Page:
Early Charlotte Observer Article on the Brown Mountain Lights

BML Home

BML References

Webmaster Home Page


This article appeared in the Charlotte Observer, p.2, on September 24, 1913. The text at bottom left is a transcription made from the somewhat difficult to read microfilm copy of the original. Thanks to the North Carolina Room staff at the Public Library of Charlotte and Mecklenburg County for providing the article.


Burke County's Mysterious Light Still Baffles Investigators.

(Special to The Observer.)

Linville Falls, Sept.23.--The mys-terious light that is seen just above the horizon almost every night form Rattlesnake Knob, near Cold Spring, on the Morganton road, about seven miles from here, is still baffling all investigators. All theories as to its origin or nature have either been exploded or fall through from lack of evidence to support them.

With punctual regularity the light rises in a southeasterly direction from the point of observation just over the lower slope of Brown Mountain, first about 7:30 p.m., again about 20 or 30 minutes later and again at 10 o-clock. It looks much like a toy fire balloon, a distinct ball,with no "atmosphere" about it, and as nearly as the average observer can measure it, about the size of the toy balloon.

It is much smaller than the full moon, much larger than any star and fiery red. It rises in the far distance from beyond Brown Mountain, which is about six miles from Rattlesnake Knob, and after going up a short distance, wavers and goes out in less than one minute. The observer has to watch the sky closely at the right time, or he will miss it. It does not always appear in exactly the same place, but varies what must amount in the distance to several miles. The light is visible at all seasons, so Mr. Anderson Loven, an old and reliable resident, testifies. During the Winter it appears far off to the south of the usual Summer position, and is not visible from Rattlensake [sic] Knob, but is seen from a point farther down the turnpike, around the point or ridge that hides it from the Summer point of observation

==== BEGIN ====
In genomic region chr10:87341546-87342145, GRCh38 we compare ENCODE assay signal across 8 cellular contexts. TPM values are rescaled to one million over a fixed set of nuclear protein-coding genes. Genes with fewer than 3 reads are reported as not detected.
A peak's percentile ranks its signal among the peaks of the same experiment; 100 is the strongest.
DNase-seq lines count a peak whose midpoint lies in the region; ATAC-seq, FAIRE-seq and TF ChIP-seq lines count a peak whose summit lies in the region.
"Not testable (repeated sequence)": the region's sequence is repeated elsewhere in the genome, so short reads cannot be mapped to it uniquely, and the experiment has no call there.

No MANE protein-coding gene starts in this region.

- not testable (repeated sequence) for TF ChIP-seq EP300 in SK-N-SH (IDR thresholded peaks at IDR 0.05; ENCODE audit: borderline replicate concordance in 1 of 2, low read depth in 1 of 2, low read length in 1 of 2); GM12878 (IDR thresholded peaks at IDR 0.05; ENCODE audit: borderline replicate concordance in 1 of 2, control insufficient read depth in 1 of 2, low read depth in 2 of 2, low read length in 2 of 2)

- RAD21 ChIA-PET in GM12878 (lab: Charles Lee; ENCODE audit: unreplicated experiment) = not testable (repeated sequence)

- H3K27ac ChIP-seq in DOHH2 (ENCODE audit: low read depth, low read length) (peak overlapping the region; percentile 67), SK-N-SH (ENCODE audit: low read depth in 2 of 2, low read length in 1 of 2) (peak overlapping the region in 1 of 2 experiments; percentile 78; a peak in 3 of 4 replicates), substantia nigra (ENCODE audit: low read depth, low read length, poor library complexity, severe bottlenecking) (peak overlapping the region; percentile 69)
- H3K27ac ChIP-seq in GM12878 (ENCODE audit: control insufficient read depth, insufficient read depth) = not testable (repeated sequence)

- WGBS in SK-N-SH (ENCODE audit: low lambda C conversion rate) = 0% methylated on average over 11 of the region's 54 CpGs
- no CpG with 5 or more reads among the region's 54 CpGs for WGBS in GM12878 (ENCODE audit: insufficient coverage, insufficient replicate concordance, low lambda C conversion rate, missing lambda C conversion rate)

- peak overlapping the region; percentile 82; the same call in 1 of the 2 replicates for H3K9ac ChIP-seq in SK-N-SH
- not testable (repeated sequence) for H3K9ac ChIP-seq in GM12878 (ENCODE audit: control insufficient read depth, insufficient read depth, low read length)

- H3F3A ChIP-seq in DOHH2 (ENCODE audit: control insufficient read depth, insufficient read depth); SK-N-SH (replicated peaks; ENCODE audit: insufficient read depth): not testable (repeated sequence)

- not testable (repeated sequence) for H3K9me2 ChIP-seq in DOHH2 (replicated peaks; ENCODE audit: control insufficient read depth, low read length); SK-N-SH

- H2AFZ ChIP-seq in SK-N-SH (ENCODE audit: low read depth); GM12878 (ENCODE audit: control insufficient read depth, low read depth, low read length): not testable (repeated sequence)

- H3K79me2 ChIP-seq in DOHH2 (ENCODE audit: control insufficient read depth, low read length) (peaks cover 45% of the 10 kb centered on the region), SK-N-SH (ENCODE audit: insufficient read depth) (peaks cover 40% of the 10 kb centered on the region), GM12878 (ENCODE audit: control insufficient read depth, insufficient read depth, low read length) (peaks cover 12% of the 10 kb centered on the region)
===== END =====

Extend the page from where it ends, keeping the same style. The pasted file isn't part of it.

Many have scoffed at this "spooky" thing, and those members of the Morganton Fishing Club who first saw it more than two years ago were laughed at and accused of "seeing things at night" as a result of a common human frailty. But as more and more persons have seen it, various attempts have been made to explain the mystery
That it is no mere reflection of some other light has been disproved. Some have declared that it was some practical joker sending up a light to mystify people, but it would hardly be kept up for several years, nor would it appear miles apart within a few minutes. There seems to be no doubt that the light rises from some point in the wide,level country between Brown Mountain and the South Mountains, a distance of about 12 miles, though it is possible that it rises a still greater distance.